State legislators could soon introduce a bill that would give first-time convicted drug offenders a second chance. The proposal moves to automatically expunge the criminal records of non-violent individuals who complete a New Jersey drug court program.
Legislators view the bill as a continued means of support for those who have met program requirements. They note that a criminal record can make it hard for offenders to obtain employment, housing and financial aid. New legislation could mean a fresh start for the reformed and lesson the long-term consequences for those with no prior convictions.
The proposal comes on the heels of a 2006 report indicating 32 percent of the New Jersey prison population is composed of drug offenders – well above the national average of 20 percent. Should the bill go through, at least one assemblywoman hopes to see a reduction in those numbers.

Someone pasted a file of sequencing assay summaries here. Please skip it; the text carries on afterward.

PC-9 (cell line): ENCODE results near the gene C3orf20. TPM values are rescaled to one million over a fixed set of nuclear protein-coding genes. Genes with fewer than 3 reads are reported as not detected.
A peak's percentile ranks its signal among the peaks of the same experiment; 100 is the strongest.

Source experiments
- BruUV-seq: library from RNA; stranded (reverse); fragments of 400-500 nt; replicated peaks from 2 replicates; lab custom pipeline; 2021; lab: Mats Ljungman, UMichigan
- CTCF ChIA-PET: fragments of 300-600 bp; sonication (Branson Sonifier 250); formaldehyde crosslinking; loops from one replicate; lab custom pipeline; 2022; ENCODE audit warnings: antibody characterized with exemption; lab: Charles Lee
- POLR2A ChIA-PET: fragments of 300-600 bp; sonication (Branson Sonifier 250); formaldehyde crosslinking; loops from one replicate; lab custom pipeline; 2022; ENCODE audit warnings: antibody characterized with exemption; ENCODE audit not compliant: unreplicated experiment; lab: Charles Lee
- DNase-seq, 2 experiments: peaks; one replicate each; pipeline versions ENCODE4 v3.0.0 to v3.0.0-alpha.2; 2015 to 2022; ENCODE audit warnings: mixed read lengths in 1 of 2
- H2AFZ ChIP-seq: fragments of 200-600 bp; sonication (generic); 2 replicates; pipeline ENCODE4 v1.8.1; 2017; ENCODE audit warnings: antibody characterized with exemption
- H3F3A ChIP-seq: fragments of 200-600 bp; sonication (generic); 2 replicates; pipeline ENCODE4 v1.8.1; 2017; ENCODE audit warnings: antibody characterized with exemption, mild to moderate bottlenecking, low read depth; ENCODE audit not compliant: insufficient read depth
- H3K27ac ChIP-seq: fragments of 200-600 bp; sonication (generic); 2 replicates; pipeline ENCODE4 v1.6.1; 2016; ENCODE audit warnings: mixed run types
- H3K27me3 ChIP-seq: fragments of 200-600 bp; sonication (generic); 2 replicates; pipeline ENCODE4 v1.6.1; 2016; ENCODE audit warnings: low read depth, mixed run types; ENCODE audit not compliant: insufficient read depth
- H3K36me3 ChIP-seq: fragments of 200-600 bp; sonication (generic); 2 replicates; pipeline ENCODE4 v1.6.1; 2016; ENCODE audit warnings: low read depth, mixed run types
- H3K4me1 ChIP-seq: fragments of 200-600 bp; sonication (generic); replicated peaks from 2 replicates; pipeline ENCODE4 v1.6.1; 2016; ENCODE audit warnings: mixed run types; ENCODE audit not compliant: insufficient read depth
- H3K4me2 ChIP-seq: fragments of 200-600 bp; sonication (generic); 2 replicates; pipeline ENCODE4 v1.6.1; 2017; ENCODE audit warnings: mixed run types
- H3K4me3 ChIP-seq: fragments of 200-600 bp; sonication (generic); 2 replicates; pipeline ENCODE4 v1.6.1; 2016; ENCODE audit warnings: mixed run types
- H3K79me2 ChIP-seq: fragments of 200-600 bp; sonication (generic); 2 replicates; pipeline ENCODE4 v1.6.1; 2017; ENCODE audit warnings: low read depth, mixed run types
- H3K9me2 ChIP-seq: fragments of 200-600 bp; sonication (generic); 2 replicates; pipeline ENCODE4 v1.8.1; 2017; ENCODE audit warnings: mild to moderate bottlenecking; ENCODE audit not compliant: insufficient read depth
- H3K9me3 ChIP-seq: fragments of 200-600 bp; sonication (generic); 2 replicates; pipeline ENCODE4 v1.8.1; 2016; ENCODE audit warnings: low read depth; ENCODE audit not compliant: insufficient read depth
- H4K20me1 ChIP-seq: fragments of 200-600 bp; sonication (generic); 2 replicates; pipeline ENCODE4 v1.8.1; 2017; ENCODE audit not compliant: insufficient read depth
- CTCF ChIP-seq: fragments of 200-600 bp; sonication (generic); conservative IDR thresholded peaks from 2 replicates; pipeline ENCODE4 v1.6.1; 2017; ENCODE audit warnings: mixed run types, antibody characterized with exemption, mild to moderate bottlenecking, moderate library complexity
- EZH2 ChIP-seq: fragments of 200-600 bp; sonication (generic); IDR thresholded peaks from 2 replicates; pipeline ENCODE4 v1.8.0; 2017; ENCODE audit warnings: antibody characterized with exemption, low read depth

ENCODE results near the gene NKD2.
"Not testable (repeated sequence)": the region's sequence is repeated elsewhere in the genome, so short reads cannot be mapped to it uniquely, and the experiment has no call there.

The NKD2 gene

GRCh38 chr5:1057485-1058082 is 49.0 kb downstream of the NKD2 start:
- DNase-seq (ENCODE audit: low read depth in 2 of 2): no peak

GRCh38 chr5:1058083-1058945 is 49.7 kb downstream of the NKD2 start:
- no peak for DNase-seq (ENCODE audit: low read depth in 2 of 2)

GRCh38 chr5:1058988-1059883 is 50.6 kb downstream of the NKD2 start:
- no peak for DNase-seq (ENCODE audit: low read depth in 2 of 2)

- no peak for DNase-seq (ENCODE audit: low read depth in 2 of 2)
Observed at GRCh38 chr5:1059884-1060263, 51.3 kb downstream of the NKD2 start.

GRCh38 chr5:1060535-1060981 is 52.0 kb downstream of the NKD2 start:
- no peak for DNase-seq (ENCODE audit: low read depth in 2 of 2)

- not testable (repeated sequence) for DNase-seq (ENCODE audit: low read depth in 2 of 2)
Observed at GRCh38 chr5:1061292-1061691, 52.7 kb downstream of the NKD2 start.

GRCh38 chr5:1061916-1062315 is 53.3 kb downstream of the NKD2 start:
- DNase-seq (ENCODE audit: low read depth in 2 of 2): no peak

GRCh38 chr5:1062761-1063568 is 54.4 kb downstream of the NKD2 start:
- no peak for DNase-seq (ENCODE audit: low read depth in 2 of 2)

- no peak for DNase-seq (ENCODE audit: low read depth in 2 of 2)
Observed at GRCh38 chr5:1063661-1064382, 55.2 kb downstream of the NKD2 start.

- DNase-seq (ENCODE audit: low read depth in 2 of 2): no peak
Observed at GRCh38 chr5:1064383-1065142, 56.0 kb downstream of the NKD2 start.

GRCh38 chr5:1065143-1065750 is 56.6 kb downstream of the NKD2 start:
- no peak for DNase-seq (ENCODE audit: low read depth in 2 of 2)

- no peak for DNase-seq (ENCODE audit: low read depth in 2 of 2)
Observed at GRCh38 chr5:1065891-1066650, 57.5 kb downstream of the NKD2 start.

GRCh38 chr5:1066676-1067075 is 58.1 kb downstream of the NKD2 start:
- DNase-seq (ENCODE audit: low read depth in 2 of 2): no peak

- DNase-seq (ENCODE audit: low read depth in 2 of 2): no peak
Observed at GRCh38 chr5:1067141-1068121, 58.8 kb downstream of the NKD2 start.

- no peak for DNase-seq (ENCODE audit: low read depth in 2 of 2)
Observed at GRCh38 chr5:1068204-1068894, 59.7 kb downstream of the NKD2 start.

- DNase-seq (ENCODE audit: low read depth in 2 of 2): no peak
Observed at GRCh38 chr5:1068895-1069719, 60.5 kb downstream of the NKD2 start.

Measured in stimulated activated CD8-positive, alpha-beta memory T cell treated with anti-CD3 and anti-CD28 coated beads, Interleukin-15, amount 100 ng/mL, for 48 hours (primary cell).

“Rather than invest in policies that might lead to recidivism and end up costing the state more in incarceration costs, let’s invest in their recovery,” she said in an Asbury Park Press article. According to reports, corrections expenditures increased 49 percent from 1995 to 2006, rising from $717 million to just over $1 billion.
If the legislation passes, it could quell the swelling number of imprisoned drug offenders and reduce costs associated with their care. No petition would be required and no fee charged for the expungement. That might come as welcome news for alleged delinquents across the state who continue to suffer the consequences of their one-time conviction.
Source: Asbury Park Press, “Bill would expunge drug records for nonviolent, first-time offenders,” Mark Spivey, April 7, 2012